And perhaps this isn't always the best way to go. Because Spark demonstrates here, sometimes the most compelling way to tell a story is to only hint at the whole of it. ...more
I read this book in about a week, in a couple rather long sittings. I enjoyed it—although I was, admittedly, a bit grossed out by the murder itself anI read this book in about a week, in a couple rather long sittings. I enjoyed it—although I was, admittedly, a bit grossed out by the murder itself and surprised at J.K.'s leaning to the grotesque in this instance—but I found myself a lot more aware of her writing in this book than I ever really have been. People are frequently giving Rowling grief for her awkward writing and her clunky phrasings. To me, this has never been so much of an issue: she's a great storyteller and an excellent plotter ('diligent' is the word that comes to mind first when thinking about her ability to plan ahead in a storyline) and I don't think that everyone needs to be able to write a Proustian sentence in order to be a worthwhile writer. But in The Silkworm it feels like Rowling is actively trying to overcome her critics and showcase a stylistic prowess that is ultimately more self-conscious than it is successful. And that kind of took away from the experience for me.
I can deal with the fact that she occasionally employs super awkward phrasings and the fact that she over-describes pretty much everyone's appearance, but other things caught me up short. For instance, throughout the book, she throws in these crazy vocab words—not the "25 cent" variety that my English teacher used to encourage us to use, but rather the $2 bill variety. That is to say, words that are special and unique, perhaps, but that no one anywhere really uses, let alone her characters. (That Strike is an Oxford man doesn't really change this, no.) I mean: "albescence" - 'The act of becoming white; whitishness.' Or "etiolated" - 'pale and drawn out due to a lack of light; Having lost vigour or substance; feeble.' There are times when a playful use of extensive vocabulary can work (I always used to enjoy the fact that I generally had to refer to a dictionary at least once when reading a Michael Chabon book), but here it feels forced and awkward and unnatural when compared with the rest of the text.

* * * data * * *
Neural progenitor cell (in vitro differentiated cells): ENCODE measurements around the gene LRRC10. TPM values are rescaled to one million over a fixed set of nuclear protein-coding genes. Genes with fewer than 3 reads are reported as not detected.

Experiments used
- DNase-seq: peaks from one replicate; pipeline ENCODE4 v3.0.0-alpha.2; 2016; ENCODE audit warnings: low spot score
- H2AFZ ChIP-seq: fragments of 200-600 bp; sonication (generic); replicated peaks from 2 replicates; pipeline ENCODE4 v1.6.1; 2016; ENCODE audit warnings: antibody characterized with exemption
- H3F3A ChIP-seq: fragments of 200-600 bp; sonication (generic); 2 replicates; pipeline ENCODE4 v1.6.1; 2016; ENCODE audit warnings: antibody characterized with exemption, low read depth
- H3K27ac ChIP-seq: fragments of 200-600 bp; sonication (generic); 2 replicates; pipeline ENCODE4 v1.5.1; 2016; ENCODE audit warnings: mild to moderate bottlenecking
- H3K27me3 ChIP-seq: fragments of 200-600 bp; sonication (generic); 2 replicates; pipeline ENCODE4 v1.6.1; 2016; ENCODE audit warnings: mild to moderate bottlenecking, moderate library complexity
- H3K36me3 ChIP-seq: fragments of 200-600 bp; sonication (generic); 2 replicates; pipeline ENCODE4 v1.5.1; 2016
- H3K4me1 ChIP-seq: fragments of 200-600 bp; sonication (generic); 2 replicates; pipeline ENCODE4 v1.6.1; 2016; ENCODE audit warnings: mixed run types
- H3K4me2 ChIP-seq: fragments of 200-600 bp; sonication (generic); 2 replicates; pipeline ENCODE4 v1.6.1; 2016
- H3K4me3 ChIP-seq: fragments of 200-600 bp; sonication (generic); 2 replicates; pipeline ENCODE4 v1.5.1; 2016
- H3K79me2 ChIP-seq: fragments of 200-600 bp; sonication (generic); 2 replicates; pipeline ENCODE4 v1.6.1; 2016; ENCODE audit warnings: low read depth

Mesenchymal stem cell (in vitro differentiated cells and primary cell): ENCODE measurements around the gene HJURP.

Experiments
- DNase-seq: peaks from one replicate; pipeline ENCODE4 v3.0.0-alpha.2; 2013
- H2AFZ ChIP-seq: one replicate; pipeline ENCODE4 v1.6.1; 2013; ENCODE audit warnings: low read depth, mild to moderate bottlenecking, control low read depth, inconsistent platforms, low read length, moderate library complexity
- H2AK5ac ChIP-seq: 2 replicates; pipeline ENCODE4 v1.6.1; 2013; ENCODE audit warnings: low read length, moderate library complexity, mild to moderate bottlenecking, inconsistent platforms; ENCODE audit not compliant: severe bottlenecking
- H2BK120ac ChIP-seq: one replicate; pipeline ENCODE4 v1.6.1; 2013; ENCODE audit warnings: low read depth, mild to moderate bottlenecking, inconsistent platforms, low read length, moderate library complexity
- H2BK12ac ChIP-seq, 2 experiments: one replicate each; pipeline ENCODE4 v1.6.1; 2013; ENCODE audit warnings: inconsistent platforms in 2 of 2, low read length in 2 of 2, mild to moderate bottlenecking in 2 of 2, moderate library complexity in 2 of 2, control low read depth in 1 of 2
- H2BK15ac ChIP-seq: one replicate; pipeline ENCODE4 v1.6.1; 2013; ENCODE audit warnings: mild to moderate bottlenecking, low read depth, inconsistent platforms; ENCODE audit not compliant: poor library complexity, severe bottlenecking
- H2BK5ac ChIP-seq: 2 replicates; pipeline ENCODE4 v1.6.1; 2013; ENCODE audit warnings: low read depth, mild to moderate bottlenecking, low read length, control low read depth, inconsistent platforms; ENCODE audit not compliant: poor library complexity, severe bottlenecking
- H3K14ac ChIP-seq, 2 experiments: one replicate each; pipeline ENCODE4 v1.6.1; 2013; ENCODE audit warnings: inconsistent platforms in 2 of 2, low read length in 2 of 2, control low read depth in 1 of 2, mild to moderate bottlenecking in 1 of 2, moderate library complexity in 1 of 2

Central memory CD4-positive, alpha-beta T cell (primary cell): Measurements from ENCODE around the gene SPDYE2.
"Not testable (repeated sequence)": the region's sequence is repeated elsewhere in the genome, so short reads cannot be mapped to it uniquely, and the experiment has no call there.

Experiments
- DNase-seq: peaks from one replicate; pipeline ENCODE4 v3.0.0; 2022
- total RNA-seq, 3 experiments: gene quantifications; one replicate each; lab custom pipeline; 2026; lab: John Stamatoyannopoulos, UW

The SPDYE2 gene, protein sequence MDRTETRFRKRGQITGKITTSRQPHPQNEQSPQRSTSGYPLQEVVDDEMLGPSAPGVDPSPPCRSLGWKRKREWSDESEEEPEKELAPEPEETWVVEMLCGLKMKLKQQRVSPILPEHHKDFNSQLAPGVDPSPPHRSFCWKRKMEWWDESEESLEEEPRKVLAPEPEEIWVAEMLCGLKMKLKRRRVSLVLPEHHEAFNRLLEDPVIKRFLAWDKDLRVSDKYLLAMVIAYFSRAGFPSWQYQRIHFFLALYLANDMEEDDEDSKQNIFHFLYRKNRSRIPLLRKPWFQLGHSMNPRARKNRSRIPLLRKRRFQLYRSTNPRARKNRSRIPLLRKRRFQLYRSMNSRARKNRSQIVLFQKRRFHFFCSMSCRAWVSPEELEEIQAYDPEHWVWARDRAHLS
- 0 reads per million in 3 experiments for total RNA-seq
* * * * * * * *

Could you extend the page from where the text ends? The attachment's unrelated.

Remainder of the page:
I also found there to be a strange insistence on what amounted to a rather boring interpretation of the relationships between men and women, and also a rather simplified, kind of dull perspective of gender. I've generally felt that Rowling's treatment of male and female characters, as well as their interactions with one another in her books, haven't been bound by particularly stodgy gender boundaries or dichotomies. But here, there's a rather lot of disparaging essentialism regarding women. For instance, "Women, in his experience, often expected you to understand that it was a measure of how much they loved you that they tried their damnedest to change you." Or, when explaining to Robin the possibility that a woman could have perpetrated such a grim murder (she doesn't think a woman would have), Strike remarks, "Look it up on the net. When women turn, they really turn." And it goes both ways, albeit to a lesser extent. Robin "knew something about male pride; quite apart from Matthew, she had three brothers," and also had "an unusual and accurate insight into the frequently contrary reaction of males to female concern." Perhaps Rowling is trying to get inside of her male protagonist's perspective and thinks that his digressions on femaleness and women are just authentic representations of his character. But it's a bit boring and simple and frankly, I think she can do better.
This isn't to say that I won't keep reading the series—I think there's still enough here to be interested in and I'm enjoying her foray into the crime genre. But again, I think she can do better. ...more